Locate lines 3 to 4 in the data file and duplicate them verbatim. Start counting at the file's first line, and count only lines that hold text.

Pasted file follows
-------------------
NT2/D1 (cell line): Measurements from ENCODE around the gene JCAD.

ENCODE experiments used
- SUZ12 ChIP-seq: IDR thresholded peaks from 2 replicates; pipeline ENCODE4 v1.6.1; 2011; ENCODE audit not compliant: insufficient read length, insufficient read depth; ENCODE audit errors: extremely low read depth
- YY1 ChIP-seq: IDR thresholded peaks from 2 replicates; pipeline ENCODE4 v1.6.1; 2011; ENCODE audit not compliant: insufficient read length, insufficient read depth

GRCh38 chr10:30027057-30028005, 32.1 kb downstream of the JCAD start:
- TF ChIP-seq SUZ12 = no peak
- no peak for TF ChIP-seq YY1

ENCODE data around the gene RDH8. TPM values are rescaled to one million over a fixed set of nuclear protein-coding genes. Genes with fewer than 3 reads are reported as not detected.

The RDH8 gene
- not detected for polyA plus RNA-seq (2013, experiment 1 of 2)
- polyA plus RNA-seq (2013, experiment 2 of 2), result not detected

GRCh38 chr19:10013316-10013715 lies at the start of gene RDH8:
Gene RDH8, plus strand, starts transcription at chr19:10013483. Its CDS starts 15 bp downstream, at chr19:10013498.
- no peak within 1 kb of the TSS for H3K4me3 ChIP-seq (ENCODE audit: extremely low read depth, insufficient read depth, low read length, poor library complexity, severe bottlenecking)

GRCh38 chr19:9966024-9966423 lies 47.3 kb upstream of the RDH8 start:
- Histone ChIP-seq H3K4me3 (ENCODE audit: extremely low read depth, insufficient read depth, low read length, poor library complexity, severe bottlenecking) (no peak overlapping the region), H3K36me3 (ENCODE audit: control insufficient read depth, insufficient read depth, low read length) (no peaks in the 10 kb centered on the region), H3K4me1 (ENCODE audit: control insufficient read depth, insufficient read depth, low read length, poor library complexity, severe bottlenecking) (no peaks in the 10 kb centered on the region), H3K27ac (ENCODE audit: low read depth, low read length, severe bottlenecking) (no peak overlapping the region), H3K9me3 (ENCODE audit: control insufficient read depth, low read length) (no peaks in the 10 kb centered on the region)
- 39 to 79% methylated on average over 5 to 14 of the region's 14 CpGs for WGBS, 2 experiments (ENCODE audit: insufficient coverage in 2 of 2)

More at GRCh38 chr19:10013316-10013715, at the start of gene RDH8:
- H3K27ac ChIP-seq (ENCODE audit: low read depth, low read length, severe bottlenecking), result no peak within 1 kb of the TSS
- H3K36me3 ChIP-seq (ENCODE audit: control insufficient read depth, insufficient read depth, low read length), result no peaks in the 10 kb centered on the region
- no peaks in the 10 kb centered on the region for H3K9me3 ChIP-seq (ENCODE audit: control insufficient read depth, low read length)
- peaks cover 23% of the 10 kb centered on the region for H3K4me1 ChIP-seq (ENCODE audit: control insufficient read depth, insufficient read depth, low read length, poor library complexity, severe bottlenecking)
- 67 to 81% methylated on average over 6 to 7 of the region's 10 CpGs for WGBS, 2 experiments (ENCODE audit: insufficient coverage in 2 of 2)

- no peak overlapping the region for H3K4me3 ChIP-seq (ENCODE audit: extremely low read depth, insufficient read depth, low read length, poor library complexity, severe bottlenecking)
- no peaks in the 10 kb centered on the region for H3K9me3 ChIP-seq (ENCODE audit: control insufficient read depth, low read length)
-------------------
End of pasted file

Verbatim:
- SUZ12 ChIP-seq: IDR thresholded peaks from 2 replicates; pipeline ENCODE4 v1.6.1; 2011; ENCODE audit not compliant: insufficient read length, insufficient read depth; ENCODE audit errors: extremely low read depth
- YY1 ChIP-seq: IDR thresholded peaks from 2 replicates; pipeline ENCODE4 v1.6.1; 2011; ENCODE audit not compliant: insufficient read length, insufficient read depth